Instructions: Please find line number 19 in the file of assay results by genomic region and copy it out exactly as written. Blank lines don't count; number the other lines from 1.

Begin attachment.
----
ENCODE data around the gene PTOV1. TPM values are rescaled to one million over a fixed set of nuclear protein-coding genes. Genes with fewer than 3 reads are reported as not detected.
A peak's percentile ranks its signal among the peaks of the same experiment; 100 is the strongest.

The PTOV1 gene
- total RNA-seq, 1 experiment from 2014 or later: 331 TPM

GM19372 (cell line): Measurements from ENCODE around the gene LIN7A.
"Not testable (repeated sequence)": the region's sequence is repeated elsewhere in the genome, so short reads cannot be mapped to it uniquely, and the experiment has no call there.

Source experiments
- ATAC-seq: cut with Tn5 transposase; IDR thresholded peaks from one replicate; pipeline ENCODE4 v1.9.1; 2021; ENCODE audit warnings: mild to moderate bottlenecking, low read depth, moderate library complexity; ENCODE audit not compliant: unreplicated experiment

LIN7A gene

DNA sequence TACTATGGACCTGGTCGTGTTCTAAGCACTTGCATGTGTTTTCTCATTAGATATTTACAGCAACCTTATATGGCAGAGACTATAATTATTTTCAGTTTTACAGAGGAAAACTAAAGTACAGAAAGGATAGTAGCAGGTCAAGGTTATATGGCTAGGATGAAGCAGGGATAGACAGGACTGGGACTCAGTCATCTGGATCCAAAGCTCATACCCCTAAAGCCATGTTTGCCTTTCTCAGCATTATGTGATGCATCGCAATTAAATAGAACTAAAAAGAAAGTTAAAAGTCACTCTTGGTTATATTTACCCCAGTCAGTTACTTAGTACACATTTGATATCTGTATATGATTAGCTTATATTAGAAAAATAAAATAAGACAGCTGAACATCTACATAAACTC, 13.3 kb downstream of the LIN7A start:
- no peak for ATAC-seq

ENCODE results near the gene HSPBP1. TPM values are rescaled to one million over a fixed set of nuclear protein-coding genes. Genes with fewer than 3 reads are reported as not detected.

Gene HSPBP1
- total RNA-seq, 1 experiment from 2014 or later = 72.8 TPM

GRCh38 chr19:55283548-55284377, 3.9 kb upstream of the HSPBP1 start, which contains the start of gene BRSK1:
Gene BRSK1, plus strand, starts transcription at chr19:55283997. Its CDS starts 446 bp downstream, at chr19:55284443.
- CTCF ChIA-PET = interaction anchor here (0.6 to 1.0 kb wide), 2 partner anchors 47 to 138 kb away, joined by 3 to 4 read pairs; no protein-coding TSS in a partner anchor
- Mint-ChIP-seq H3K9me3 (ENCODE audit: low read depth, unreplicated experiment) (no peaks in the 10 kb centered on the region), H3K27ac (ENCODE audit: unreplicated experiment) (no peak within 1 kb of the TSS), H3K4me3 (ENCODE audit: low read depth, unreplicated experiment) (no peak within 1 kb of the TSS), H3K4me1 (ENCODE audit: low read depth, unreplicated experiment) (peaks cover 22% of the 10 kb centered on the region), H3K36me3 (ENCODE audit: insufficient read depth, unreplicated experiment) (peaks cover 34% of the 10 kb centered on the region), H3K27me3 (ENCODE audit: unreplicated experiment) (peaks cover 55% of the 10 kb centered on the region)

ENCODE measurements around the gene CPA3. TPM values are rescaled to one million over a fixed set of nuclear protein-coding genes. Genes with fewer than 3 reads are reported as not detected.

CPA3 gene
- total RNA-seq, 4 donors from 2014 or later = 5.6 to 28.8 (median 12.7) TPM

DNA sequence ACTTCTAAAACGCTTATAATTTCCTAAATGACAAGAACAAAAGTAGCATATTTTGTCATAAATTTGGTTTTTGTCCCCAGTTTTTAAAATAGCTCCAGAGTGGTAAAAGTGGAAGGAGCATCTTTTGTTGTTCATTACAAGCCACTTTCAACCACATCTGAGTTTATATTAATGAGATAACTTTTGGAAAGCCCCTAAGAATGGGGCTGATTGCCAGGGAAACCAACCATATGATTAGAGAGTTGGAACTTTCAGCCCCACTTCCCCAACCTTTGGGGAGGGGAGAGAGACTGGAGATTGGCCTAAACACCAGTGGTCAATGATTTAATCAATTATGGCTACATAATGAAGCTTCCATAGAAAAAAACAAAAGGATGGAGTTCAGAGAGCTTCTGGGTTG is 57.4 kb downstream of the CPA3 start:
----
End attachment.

ENCODE measurements around the gene CPA3. TPM values are rescaled to one million over a fixed set of nuclear protein-coding genes. Genes with fewer than 3 reads are reported as not detected.